Local Runners Represent in Boston Marathon
Monday, April 16, 2012
Temps are predicted to be so high that race officials have issued an advisory, and are allowing all time-qualified runners to defer their entry until 2013, provided they do not start the race. Participants who choose to run have been urged to drink extra water, walk periodically, and not try to set a personal best.
Local Runners Up Front
“Of course I’m still running,” Coughlin said. “I’m just hoping that the heat doesn’t kick in until later in the afternoon. My plan is for extra hydrating – I don’t usually get water at every stop, but my plan is to take at least a little at each one.”
Wearing Bib # 1643, Coughlin will be crossing the starting line just after 10 am, in the first of three waves race organizers have established. He will be in the second corral, starting just behind the elite men. Other locals with a prime position are WPI track star Kevin Jillson (Bib #101) of Worcester and Gregory Ward (#319) of West Boylston, who will be taking their marks in the first corral with the elites.
Between 9 and 9:30 am, the Mobility Impaired and Wheelchair racers start. The gun for the Women’s Elite division goes off at 9:32. The second and third waves of the open field start at 10:20 and 10:40.
A standout athlete at Holy Name High and Bryant University, Coughlin qualified for the 26.2 mile race last October with a third place finish in the Newport Marathon. “I’ve watched the marathon every single year since I was 2 or 3, and it’s always been a goal of mine. I wasn’t expecting to run it the year after I graduated from college.”
The Elite Field
This year’s warm weather will make the 2012 trip from Hopkinton to Boston a very different race from last year, when Geoffrey Mutai of Kenya ran the course in 2:03:02, the fastest time ever recorded in a marathon.
The 15 man elite field includes Mutai, 11 of his countrymen, Gebregziabher Gebremariam of Ethiopia (his countryman Tadese Tola was a late drop), Jason Hartmann and Nicholas Arciniaga of the US and Michael Butter of the Netherlands.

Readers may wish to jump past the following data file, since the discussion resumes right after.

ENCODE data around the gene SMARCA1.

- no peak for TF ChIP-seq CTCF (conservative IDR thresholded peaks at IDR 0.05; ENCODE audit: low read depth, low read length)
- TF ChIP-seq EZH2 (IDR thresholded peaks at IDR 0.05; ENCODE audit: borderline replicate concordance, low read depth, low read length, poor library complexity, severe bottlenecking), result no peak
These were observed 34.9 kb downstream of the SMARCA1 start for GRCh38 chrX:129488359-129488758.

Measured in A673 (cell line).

In the women’s elite field, 2011 Boston winner Caroline Kilel of Kenya is back to defend her title. Also competing are seven other Kenya women, four Ethiopian runners headed up by Ashu Kasim, as well as Alevtina Biktimirova and Nadezdha Leonteva of Russia. There are no US women.
The Boston Marathon is considered a special race for many reasons: it is the oldest annual marathon in the world; the course is a difficult one, with four hills 20 miles into the race; the majority of runners must qualify with fast times to earn a spot; the 2011 field filled up in less than 8 hours, and the support of the crowds along the course. 27,000 runners are registered for today’s race.
“There’s no other race like it,” Scott Stevens of Holden said. “Qualifying is hard, and there’s a lot involved in running for a charity.”
The B.A.A. awards about 20 percent of its numbers to runners affiliated with approved charities, who agree to raise funds in exchange for an official number.
“Central Mass Striders provides volunteers to the BAA events, and in return they give us 20 time-waived numbers,” he said. “We use them as incentive to get volunteers for our events.”
Stevens, who will be wearing bib number 23525, said Monday’s forecast of high temperatures could affect his time.
“Last year I did 3:39, and that was my best time. I’m hoping to be somewhere around there,” he said.
Eleventh Running for Local Man
After a three year hiatus, Gennaro Conte of Shrewsbury is back in Boston for his11th run.
“I qualified in the Green Mountain marathon in Vermont, with a 3:02:40,” he said. “I did Boston 10 years in a row, and then I took some time off and went to Italy to visit my family.”
Wearing Bib # 3513, Conte’s qualifying time earned him a place in the first wave of runners. “I’m hoping to stay close to my best Boston time of 2:45,” he said.
If you’re headed into the race, the BAA urges you to use public transportation. For other hints for the best views, click here.
Got a runner you want to follow? The BAA website will be posting updates at every 5 kilometers. To get a text message on your runner, click here.
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